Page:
Michigan-based IAC, which made carpets, foam cushions and other interior components for auto manufacturers, closed the Carlisle plant in December 2008 after failed union talks the year before and rapidly sinking auto sales during the recession. The factory's workforce went from 630 people in 2006 to 152 at closing.
Carlisle Events wanted to lease or sell the factory to another manufacturer, but redevelopment companies are more interested, Miller said. No one wants to rehab an old factory anymore, he said.
"The buildings have been there since the '20s and are in beautiful condition," Miller said. "But you have to ask yourself, 'Is it conducive for reuse?' The answer is probably not."
With redevelopment plans on the horizon for two of Carlisle's vacant industrial properties, Cumberland County officials are planning for a countywide brownfields inventory that could spur more redevelopment or reuse and bolster the local economy.
The discussions are in their infancy among the county Planning Department, Redevelopment Authority and Cumberland Area Economic Development Corp. to produce a list of former industrial sites, or even commercial sites in need of environmental cleanup, officials said.
The goal is to begin creating the inventory next year, said Kirk Stoner, the county planning director.
"The challenge really is to get the word out there to municipalities," he said.
The agencies will need municipal help in identifying which sites are prime for redevelopment and should be included on a brownfield inventory, he said. Business, too, has a role to play, he said.
"If Realtors and developers get a hold of this, they can help us out," he said.
Last week, Dauphin County held a developers summit to unveil a similar strategy to target specific areas of the county for redevelopment. The strategy includes a brownfield inventory. Dauphin officials said they hoped other counties would follow the lead.
However, this isn't the first time Cumberland County has entertained the idea of a brownfields inventory, Stoner said. The county has applied for federal grants to finance a site assessment, but the application process is competitive and it did not receive a grant, he said.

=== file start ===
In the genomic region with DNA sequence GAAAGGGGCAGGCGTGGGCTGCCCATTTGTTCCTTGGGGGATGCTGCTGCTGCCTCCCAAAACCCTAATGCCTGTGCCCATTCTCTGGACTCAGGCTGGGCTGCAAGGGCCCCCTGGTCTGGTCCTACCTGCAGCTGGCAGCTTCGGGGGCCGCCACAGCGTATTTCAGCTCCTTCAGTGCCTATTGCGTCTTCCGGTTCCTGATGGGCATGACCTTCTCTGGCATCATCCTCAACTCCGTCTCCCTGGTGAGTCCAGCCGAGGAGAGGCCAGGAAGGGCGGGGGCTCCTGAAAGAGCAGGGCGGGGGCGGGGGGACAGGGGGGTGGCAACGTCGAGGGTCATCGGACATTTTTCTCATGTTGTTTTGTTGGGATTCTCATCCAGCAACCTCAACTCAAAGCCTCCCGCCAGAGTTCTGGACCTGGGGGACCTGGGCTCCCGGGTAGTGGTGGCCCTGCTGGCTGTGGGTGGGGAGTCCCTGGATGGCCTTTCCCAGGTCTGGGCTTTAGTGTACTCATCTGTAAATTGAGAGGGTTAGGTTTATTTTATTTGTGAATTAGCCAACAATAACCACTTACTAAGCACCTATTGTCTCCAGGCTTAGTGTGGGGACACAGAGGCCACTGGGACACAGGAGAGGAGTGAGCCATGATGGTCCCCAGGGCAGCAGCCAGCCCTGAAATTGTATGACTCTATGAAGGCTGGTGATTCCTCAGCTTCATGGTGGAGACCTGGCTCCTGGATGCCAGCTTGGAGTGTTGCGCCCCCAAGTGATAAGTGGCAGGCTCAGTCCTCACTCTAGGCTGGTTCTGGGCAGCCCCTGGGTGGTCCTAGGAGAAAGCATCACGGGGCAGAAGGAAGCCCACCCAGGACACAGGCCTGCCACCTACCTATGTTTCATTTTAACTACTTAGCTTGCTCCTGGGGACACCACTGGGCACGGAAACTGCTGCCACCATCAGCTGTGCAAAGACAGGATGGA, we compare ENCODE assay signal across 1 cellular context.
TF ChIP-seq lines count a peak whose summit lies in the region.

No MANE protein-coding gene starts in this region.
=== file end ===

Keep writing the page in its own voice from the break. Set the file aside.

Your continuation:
The county plans to do the assessment, draw up a list of top brownfields for redevelopment and apply for a grant from the U.S. Environmental Protection Agency, Stoner said.
In 2011, EPA brownfield programs provided about $130 million to states and communities for redevelopment, assessment, inventories and cleanup of unused, underused and contaminated sites around the country, according to the agency's website. An additional $6.2 million was awarded for job training in environmental remediation of brownfields.
An inventory will help redevelopment planning, which is important in a tough economy, said Christopher Houston, the Redevelopment Authority executive director. Although an industrial use is possible, expense often makes cleanup and redevelopment a more attractive option.
"You're not necessarily going to look at putting another industrial site there," Houston said.
However, there's still tremendous untapped economic value to brownfields, said Omar Shute, CAEDC executive director.
"Sites that are not being used, or not being used to their full opportunity, can be returned into the economy," he said.
New homes and businesses can once again occupy brownfields, which means more jobs, he said. It also reduces the eyesore factor, and new businesses mean less vandalism and crime, he said. As brownfields are redeveloped, governments also benefit from new taxes, spreading the burden thinner for services and infrastructure, he said.
"If we can help that property reach its full potential," Shute said, "then that's more revenue for schools and municipalities which reduces the chance for tax increases."
In a growing county such as Cumberland — population increased 10.2 percent, or triple that of the state from 2000 to 2010 — redevelopment continues economic expansion without turning every green space into a new housing development or commercial park, officials said.
That's important to quality of life because it slows the advance of development toward key green areas that also assist Cumberland County with its outdoor tourism strategy.
The county will be updating its open-space plan next year, so tying in brownfield redevelopment will be important to the county's economic health, Stoner said.
"We've had a good open space plan," he said, "but if you use these (redevelopment strategies) it takes the pressure off."